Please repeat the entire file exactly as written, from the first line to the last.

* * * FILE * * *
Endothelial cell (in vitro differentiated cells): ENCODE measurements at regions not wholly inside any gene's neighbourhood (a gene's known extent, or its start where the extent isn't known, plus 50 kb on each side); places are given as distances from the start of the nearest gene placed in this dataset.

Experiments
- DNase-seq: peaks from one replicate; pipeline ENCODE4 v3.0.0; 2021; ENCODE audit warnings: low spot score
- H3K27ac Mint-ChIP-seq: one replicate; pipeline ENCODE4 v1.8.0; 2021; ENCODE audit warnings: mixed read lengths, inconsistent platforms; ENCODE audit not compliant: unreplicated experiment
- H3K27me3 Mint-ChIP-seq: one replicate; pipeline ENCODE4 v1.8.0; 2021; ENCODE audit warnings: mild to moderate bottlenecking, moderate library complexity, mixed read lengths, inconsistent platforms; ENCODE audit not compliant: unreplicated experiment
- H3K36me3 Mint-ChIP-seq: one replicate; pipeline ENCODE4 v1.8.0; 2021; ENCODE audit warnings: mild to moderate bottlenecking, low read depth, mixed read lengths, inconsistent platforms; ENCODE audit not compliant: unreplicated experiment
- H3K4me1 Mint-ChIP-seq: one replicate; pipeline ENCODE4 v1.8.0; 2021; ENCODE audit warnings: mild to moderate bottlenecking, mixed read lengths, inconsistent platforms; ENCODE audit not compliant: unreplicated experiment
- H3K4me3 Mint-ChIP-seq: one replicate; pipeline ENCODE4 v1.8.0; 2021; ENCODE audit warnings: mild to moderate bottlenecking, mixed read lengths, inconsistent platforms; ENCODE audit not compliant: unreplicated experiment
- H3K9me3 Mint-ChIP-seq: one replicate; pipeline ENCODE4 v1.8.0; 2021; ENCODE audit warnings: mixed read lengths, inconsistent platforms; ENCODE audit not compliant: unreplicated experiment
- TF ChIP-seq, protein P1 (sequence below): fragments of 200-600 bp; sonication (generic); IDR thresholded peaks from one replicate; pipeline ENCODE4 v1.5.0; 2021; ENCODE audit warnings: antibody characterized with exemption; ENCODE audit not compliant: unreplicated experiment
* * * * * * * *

Endothelial cell (in vitro differentiated cells): ENCODE measurements at regions not wholly inside any gene's neighbourhood (a gene's known extent, or its start where the extent isn't known, plus 50 kb on each side); places are given as distances from the start of the nearest gene placed in this dataset.

Experiments
- DNase-seq: peaks from one replicate; pipeline ENCODE4 v3.0.0; 2021; ENCODE audit warnings: low spot score
- H3K27ac Mint-ChIP-seq: one replicate; pipeline ENCODE4 v1.8.0; 2021; ENCODE audit warnings: mixed read lengths, inconsistent platforms; ENCODE audit not compliant: unreplicated experiment
- H3K27me3 Mint-ChIP-seq: one replicate; pipeline ENCODE4 v1.8.0; 2021; ENCODE audit warnings: mild to moderate bottlenecking, moderate library complexity, mixed read lengths, inconsistent platforms; ENCODE audit not compliant: unreplicated experiment
- H3K36me3 Mint-ChIP-seq: one replicate; pipeline ENCODE4 v1.8.0; 2021; ENCODE audit warnings: mild to moderate bottlenecking, low read depth, mixed read lengths, inconsistent platforms; ENCODE audit not compliant: unreplicated experiment
- H3K4me1 Mint-ChIP-seq: one replicate; pipeline ENCODE4 v1.8.0; 2021; ENCODE audit warnings: mild to moderate bottlenecking, mixed read lengths, inconsistent platforms; ENCODE audit not compliant: unreplicated experiment
- H3K4me3 Mint-ChIP-seq: one replicate; pipeline ENCODE4 v1.8.0; 2021; ENCODE audit warnings: mild to moderate bottlenecking, mixed read lengths, inconsistent platforms; ENCODE audit not compliant: unreplicated experiment
- H3K9me3 Mint-ChIP-seq: one replicate; pipeline ENCODE4 v1.8.0; 2021; ENCODE audit warnings: mixed read lengths, inconsistent platforms; ENCODE audit not compliant: unreplicated experiment
- TF ChIP-seq, protein P1 (sequence below): fragments of 200-600 bp; sonication (generic); IDR thresholded peaks from one replicate; pipeline ENCODE4 v1.5.0; 2021; ENCODE audit warnings: antibody characterized with exemption; ENCODE audit not compliant: unreplicated experiment